In the world of podcasts, there exists three subcultures; those who listen to none, those who listen to a varied selection, and those who listen exclusively to true crime. I indisputably belong to the latter. And while many would argue that seems like an inefficient use of time, I will have you know that previous cold cases have been SOLVED with the help of listeners, who were able to identify victims.
In fact, it’s likely when historians look back at this podcast-crazed era, they will identify true crime as the engine that boosted the medium into the stratosphere.
So if you’re looking for new true crime podcasts to binge, we’ve rounded up a bunch of our favourites, from the classics to a few more obscure…
If you’re into true crime poddys whatsoever, it’s likely you’ve heard of Serial. And, although it’s actually nowhere near being my favourite, it seems wrong not to include it, mainly because this entire genre of podcasting probably wouldn’t exist without it. Serial is an investigative journalism podcast hosted by Sarah Koenig, narrating a nonfiction story over multiple episodes. The series was co-created and is co-produced by Koenig and Julie Snyder and developed by This American Life. Season one investigated the 1999 murder of Hae Min Lee (Hangul: 이해민), an 18-year-old student at Woodlawn High School in Baltimore. Season two focused on Sergeant Bowe Bergdahl, an American Army soldier who was held for five years by the Taliban, and then charged with desertion. Season three, which debuted in September 2018, explores cases within the Justice Center Complex in the Cleveland area. Serial ranked number one on iTunes even before its debut and remained there for several weeks.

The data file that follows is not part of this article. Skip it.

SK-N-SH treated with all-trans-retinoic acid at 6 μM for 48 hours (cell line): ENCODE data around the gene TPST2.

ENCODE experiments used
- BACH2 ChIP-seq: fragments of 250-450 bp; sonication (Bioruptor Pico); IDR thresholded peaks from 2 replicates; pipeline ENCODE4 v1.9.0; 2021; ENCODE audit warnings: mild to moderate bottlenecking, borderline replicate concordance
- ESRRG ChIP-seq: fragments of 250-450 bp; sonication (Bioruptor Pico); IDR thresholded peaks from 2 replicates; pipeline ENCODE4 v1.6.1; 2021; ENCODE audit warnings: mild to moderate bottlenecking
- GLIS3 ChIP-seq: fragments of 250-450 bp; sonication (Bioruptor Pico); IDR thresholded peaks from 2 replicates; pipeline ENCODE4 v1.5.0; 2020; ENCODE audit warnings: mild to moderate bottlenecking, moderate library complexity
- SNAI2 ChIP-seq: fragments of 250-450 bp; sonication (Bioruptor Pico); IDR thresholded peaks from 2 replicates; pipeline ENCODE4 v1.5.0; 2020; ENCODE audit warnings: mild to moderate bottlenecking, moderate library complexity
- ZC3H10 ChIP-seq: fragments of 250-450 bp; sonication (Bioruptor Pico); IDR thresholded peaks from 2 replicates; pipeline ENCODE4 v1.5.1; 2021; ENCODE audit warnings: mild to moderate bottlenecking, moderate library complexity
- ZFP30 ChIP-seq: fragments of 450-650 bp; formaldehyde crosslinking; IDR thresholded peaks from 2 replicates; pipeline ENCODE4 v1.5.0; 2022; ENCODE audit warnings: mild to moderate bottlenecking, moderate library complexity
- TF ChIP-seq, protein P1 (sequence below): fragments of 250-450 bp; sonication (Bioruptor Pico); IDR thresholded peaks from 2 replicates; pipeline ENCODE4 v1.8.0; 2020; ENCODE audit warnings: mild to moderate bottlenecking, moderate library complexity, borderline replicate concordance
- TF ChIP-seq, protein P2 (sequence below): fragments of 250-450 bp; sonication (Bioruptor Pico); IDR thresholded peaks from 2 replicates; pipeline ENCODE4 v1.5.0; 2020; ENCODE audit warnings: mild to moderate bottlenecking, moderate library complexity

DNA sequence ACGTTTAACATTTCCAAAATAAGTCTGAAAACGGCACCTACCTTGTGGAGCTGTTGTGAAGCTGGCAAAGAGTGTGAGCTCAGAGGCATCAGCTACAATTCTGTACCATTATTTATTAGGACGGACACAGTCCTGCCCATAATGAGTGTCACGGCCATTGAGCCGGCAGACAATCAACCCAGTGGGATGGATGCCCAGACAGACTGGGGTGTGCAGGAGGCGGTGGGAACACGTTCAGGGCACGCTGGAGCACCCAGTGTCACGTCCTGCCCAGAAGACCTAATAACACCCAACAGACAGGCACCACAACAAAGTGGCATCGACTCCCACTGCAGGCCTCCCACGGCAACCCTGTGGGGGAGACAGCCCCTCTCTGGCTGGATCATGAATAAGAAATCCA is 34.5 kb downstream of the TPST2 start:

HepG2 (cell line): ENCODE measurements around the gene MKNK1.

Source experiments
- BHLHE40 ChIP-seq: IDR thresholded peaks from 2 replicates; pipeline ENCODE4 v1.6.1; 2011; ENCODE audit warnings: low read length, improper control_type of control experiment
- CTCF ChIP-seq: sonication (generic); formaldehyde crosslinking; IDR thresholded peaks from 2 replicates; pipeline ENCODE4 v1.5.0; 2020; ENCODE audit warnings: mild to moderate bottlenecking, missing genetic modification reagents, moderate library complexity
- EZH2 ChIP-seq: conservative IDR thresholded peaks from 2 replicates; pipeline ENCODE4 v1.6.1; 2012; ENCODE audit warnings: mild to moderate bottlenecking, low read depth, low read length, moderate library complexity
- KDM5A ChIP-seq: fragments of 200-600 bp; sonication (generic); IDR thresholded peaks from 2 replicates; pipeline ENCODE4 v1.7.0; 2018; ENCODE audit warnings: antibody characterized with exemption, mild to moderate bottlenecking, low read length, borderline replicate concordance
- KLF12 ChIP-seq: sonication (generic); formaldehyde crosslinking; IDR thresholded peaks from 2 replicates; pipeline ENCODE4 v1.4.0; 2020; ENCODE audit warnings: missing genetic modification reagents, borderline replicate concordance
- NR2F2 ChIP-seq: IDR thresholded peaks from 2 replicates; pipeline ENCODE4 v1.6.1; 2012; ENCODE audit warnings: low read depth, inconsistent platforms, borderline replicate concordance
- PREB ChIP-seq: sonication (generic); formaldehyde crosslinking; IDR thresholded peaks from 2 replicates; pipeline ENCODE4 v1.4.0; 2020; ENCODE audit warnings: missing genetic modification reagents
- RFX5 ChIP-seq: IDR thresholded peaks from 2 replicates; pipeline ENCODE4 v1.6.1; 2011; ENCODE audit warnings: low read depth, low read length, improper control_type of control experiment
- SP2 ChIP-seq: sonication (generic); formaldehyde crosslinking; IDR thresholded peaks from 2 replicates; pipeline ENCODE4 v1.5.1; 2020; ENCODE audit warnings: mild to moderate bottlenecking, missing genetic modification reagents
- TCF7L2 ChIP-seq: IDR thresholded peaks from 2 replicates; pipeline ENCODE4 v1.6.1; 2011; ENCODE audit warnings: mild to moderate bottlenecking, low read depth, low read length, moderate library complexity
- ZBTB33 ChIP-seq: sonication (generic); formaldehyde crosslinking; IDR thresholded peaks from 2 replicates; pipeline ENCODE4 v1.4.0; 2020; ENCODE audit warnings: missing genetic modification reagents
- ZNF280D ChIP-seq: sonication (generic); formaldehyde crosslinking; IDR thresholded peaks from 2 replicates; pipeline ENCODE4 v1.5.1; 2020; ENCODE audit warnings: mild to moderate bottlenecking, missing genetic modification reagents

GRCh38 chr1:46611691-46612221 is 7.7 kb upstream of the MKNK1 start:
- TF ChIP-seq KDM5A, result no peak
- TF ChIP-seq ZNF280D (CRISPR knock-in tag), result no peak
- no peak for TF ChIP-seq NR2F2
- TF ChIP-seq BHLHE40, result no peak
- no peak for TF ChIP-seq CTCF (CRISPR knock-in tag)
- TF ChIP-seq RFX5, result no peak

In the Dark
“This case is precisely the type that crime podcasting is made for,” says investigative reporter and Accused podcast host Amber Hunt, one of the many people who told me In The Dark was at the top of their list. Hosted by the measured and confident Madeleine Baran, the journalism behind In The Dark is second to none, a team reporting effort that’s transparently explained to the listener. And the proof is in the pudding: Flowers’s latest conviction was recently overturned by the U.S. Supreme Court, which considered, among other things, a pattern of egregious prosecutorial misconduct uncovered in the podcast. It’s the rare show to effectively combine shoe-leather investigation, exhaustive sourcing, and groundbreaking data dives, all driven home with rare precision and a welcome dose of humanity. - Vulture
Death in Ice Valley
The case begins, as they all do, with a body: a young woman’s, found in a remote part of a mountain near Bergen. The body has been burnt and is surrounded by small artefacts: a watch, some drinking bottles, expensive jewellery. All these items have had their identifying characteristics removed, and there are no labels on the woman’s clothes. But to this day the woman remains unidentified. Who is she? A twisted tale of suspected espionage investigating aa mystery unsolved for almost half a century.
My Favourite Murder